Australians want and deserve real action to limit climate damage this decade. ¹
As we head towards polling day, you might be wondering how the parties stack up on this critical issue.
The science shows us that Australia must slash climate pollution by 75% this decade to secure a safe future for us all.
To achieve this, a responsible government will ramp up climate and nature solutions that are here and ready to make our lives better, create new jobs and are good for people and our planet.
This includes: scaling up clean energy and phasing out polluting coal and gas, cleaning up our transport and protecting nature.
Read our break down of the Coalition, Labor and Greens’ policies below or check out our major party policy tracker for the details.
To see how independent or minor parties compare, check out our independent policy tracker.
Jump to how the parties compare on a particular issue:
The solution: Ramp up climate and nature solutions that are here and ready to cut climate pollution by more than half this decade.
The Liberal National Party (LNP) Government has committed to cut emissions by 26-28% by 2030. That’s half what the science says is the minimum needed for a safe climate, and is consistent with putting the planet on a pathway to over 3 degrees of global warming.
The LNP has committed to Australia meeting a net zero target by 2050, but doesn't have a credible plan in place to get Australia there.
The Australian Labor Party (ALP) has committed to cut emissions by 43% by 2030 with a plan, it says, that will create 604,000 jobs.
While that’s a big step up from the Coalition’s 2030 target it still falls short of what’s needed to keep global warming to 1.5 degrees.
The ALP has committed to Australia meeting a net zero target by 2050.
The ALP will adopt a recommendation to enhance the safeguard mechanism to drive down emissions from Australia’s biggest polluters, including by reducing pollution baselines gradually over time to meet its net zero target. Industrial polluters will be able to use offsets.
The Greens have committed to cut emissions by 75% by 2030, and the Greens have committed to Australia meeting a net zero target by 2035.
This would put us on a pathway consistent with limiting global warming to 1.5 degrees. The Greens plan is for a net-negative emissions economy.
The solution: Take pollution out of transport. We can save our health and climate with more accessible public transport and electric cars, running on clean energy.
The LNP has provided some funding to support electric vehicle (EV) charging stations but does not support financial incentives to increase uptake of electric vehicles, nor the introduction of fuel efficiency standards to curb pollution.
The LNP’s electric vehicle policy – Future Fuels Strategy – was expanded to $250 million, including $178 million to support rollout of infrastructure for electric and hydrogen-powered vehicles.
The ALP has committed to develop a national approach to transition to a low or zero emissions transport sector and to work with industry, unions and states to develop Australia’s first National Electric Vehicle Strategy to increase EV sales.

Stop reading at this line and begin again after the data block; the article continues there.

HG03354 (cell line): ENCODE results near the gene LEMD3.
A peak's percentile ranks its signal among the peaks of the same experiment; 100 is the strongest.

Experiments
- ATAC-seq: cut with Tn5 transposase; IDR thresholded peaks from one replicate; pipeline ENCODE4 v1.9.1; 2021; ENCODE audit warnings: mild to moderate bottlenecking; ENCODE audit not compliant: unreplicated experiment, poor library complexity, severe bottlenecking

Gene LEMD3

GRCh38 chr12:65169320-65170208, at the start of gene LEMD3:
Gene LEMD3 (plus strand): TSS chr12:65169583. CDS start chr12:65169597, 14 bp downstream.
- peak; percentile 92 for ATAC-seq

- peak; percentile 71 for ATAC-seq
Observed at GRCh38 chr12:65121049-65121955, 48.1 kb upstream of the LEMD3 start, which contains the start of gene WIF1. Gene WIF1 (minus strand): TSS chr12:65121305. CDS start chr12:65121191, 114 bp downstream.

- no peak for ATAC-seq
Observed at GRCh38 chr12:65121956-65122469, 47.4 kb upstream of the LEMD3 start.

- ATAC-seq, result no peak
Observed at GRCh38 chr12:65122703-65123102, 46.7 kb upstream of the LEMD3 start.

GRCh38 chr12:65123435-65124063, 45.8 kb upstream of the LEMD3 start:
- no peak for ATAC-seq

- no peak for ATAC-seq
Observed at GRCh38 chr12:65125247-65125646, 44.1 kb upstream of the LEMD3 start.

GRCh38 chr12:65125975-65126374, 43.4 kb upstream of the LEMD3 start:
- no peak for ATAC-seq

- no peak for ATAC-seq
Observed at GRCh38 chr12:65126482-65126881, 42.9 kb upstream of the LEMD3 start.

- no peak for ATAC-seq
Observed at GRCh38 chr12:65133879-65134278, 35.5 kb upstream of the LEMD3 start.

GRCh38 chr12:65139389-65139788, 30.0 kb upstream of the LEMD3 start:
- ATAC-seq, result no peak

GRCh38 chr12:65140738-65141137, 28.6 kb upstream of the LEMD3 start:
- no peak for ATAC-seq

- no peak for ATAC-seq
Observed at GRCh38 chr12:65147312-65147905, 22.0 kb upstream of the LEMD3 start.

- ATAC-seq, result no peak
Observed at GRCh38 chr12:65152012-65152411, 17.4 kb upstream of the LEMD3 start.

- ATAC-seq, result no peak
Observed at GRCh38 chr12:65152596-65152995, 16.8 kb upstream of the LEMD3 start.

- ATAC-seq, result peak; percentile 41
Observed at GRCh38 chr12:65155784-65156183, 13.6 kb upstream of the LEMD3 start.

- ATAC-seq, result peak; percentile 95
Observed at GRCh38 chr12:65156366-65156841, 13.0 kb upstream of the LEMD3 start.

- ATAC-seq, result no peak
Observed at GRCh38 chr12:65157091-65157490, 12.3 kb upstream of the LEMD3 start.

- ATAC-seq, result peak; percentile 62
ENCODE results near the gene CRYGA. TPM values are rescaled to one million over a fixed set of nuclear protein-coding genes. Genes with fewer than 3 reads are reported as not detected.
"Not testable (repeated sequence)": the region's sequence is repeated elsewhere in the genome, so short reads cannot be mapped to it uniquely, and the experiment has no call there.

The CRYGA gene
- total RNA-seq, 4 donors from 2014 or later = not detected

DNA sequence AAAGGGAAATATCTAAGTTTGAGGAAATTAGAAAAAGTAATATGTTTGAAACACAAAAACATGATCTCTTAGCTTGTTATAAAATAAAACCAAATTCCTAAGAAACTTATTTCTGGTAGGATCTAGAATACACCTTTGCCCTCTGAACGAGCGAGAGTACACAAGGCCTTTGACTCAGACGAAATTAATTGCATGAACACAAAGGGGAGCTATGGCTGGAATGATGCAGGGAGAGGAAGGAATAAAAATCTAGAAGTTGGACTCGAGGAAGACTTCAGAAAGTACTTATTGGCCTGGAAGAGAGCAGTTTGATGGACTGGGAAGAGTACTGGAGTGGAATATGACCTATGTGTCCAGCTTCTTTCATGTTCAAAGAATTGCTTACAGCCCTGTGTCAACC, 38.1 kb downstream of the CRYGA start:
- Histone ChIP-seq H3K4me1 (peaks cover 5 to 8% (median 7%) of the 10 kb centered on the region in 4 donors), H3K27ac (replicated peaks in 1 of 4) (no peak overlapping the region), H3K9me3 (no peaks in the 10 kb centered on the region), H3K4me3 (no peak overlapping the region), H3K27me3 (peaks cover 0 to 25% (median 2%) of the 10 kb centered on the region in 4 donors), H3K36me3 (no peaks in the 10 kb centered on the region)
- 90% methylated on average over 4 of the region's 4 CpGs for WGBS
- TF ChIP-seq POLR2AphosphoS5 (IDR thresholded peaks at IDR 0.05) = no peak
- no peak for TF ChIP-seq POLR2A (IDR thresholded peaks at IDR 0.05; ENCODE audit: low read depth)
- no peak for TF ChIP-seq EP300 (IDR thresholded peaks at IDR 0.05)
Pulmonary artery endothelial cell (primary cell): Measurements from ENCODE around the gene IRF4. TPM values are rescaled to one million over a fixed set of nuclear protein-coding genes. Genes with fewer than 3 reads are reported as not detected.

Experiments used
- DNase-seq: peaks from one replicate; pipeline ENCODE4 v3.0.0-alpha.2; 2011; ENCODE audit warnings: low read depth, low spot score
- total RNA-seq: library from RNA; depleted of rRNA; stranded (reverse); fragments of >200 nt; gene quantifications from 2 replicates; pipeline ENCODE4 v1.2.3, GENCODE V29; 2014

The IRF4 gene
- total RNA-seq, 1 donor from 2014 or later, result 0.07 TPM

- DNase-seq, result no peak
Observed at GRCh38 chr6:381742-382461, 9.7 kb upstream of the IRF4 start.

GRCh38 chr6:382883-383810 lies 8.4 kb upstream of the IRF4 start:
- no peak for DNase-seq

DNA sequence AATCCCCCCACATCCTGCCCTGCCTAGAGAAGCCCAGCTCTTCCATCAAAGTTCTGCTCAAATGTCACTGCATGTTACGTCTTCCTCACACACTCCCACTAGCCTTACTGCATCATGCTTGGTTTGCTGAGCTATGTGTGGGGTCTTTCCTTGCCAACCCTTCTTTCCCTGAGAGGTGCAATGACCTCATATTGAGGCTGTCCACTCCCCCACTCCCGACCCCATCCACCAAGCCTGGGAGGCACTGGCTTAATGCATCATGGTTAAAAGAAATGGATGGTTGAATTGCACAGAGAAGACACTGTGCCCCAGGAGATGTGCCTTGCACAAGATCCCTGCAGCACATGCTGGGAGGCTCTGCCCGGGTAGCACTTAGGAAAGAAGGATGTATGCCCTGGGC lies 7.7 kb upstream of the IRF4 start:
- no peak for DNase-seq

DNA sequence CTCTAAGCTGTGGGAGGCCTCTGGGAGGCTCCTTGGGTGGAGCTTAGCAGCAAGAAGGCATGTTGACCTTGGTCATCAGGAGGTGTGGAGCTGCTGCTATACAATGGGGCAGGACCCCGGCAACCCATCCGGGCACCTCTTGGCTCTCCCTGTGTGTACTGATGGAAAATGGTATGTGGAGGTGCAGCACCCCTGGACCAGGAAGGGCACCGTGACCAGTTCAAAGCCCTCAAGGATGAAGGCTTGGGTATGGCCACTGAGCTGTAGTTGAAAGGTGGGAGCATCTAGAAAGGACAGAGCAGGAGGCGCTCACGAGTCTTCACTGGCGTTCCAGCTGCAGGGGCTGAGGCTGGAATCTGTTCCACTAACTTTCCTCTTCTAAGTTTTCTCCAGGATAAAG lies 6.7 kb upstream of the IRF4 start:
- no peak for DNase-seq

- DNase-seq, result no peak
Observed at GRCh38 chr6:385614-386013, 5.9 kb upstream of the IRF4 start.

This includes a commitment to establish a $500 million fund, supporting a national charging network and hydrogen highways on Australia’s busiest freight routes. The ALP will introduce electric car discounts and low emissions vehicle tax exemptions to increase EV uptake.
Labor does not support the introduction of fuel efficiency standards to curb pollution.
The Greens have committed to making electric vehicles affordable and available, with a $2 billion infrastructure investment.
This includes funding for a publicly owned EV fast-charging network, incentives for EV uptake, electrifying public transport networks, and making cities walkable and bike friendly places.
This includes $1.2 billion for domestic manufacturing of electric vehicles and their components.
The solution: Ramp up renewable energy to power our schools, government offices, sporting clubs, halls and libraries with affordable, clean energy by 2025 and replace coal and gas-burning power stations with renewable energy and storage by 2030.
The LNP does not have a renewable energy by 2030 target or clear policy to drive the clean energy transition and wants coal and gas-fired electricity to continue “as long as possible”. ² New investment in large-scale renewable energy projects fell 17 percent from 2020 to 2021 due to the LNP government's continued policy uncertainty and challenges of connecting renewable energy projects to the transmission grid.
The ALP has committed to a 82% renewable energy by 2030 target.
The ALP will support the clean energy transition with a $20 billion investment to modernise the electricity grid.
The ALP also have plans to roll out 85 solar banks around Australia to provide cheaper electricity and install 400 community batteries across the country.
The Greens have committed to a 100% renewable energy by 2030 target.
They will build 25 gigawatts of renewable energy and storage in the next eight years and replace every coal-fired power plant in the country by 2030. Greens propose a $25 billion “futuregrid” fund and will invest $5 billion to put solar on public buildings including all public schools, TAFEs and public universities to allow for retrofitting and refurbishment of existing facilities to be green, accessible, and sustainable.